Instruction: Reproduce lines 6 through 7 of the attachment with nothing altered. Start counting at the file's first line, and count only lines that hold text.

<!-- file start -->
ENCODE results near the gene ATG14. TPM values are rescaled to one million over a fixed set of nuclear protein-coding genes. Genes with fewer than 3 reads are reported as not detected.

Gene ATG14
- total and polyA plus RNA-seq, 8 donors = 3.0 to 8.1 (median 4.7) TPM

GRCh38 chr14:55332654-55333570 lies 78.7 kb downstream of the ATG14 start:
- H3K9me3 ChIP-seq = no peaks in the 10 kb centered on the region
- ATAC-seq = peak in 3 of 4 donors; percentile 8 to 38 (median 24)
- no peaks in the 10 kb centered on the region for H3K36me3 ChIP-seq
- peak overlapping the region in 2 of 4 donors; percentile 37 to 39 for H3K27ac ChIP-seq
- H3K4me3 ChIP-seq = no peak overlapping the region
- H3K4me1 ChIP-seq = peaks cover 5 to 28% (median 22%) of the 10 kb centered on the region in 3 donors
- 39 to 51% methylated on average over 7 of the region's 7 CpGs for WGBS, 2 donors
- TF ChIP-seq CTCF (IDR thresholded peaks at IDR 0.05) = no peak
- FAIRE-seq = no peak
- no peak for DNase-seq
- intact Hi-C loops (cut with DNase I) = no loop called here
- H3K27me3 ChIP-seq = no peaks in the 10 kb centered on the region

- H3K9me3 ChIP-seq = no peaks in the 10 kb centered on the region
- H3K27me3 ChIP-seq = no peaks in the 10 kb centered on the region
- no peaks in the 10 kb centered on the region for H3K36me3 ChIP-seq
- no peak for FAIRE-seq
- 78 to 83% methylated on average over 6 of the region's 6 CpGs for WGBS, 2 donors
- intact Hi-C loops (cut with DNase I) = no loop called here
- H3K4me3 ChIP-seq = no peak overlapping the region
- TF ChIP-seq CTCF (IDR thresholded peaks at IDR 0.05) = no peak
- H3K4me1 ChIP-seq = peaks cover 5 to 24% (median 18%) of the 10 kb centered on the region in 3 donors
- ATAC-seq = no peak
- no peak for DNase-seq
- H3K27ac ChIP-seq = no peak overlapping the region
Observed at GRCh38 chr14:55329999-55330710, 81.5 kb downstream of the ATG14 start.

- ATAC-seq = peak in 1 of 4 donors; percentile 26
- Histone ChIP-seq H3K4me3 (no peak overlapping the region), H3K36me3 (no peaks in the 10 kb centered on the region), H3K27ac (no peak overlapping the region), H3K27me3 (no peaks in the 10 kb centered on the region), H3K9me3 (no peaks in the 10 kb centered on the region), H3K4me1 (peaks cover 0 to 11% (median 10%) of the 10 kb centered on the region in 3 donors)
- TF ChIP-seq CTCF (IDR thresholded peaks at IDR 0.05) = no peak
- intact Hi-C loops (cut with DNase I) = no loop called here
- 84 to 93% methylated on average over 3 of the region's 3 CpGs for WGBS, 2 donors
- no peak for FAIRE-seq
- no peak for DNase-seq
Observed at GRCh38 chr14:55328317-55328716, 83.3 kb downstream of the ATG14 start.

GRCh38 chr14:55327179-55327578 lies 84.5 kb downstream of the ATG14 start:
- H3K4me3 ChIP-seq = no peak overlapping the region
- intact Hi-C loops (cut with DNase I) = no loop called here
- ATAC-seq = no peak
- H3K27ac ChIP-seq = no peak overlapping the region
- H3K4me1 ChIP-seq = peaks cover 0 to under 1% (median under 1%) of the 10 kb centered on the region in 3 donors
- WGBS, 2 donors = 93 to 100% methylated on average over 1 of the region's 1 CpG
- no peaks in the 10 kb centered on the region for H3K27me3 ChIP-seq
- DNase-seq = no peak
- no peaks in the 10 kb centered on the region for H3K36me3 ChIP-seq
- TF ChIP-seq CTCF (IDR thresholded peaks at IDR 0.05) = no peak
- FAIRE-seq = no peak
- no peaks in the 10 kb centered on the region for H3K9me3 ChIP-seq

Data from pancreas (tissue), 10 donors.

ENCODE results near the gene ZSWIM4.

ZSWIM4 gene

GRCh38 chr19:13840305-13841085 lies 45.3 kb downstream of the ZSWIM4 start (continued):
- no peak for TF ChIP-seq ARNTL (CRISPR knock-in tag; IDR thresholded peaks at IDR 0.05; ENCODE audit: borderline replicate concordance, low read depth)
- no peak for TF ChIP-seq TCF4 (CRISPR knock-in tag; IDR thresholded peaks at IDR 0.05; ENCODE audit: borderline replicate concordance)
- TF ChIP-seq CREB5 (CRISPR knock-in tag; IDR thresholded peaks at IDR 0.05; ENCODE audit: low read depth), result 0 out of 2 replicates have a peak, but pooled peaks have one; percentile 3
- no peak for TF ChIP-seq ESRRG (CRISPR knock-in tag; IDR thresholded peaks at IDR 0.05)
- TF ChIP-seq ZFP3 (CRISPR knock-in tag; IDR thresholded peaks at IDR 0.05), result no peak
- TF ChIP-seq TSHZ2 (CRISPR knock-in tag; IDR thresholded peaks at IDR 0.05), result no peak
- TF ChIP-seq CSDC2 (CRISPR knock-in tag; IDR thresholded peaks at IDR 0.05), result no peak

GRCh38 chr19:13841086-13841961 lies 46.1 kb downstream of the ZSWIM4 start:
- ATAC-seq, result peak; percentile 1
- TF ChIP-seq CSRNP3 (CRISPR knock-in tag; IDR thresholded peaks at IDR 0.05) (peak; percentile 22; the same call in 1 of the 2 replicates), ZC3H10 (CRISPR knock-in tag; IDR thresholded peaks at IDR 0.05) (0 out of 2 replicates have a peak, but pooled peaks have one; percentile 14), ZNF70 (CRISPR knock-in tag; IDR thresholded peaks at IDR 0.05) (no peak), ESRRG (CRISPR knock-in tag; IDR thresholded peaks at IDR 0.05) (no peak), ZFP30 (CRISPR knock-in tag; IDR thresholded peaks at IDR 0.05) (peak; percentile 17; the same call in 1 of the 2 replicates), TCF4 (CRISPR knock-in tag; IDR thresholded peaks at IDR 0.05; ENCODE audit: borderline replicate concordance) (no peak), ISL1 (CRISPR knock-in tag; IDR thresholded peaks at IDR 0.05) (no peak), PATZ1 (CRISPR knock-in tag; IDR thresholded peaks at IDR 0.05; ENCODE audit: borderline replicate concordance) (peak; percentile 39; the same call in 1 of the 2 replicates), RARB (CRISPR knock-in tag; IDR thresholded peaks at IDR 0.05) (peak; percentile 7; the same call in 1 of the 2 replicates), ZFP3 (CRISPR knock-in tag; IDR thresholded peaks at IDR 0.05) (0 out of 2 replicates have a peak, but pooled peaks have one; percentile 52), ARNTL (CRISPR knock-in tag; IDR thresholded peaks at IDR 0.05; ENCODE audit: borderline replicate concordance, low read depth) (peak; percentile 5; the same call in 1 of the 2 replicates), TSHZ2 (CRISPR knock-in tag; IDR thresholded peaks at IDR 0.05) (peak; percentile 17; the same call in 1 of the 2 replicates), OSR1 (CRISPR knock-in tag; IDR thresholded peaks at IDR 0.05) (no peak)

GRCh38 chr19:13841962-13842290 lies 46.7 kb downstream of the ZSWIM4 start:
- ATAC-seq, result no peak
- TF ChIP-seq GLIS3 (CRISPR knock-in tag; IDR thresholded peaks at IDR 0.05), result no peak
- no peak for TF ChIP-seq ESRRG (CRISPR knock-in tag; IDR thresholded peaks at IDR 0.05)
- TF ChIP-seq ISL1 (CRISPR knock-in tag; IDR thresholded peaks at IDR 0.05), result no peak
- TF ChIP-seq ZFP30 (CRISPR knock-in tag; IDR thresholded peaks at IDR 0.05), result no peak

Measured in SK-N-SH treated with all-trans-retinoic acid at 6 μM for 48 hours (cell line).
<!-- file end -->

- ATAC-seq = peak in 3 of 4 donors; percentile 8 to 38 (median 24)
- no peaks in the 10 kb centered on the region for H3K36me3 ChIP-seq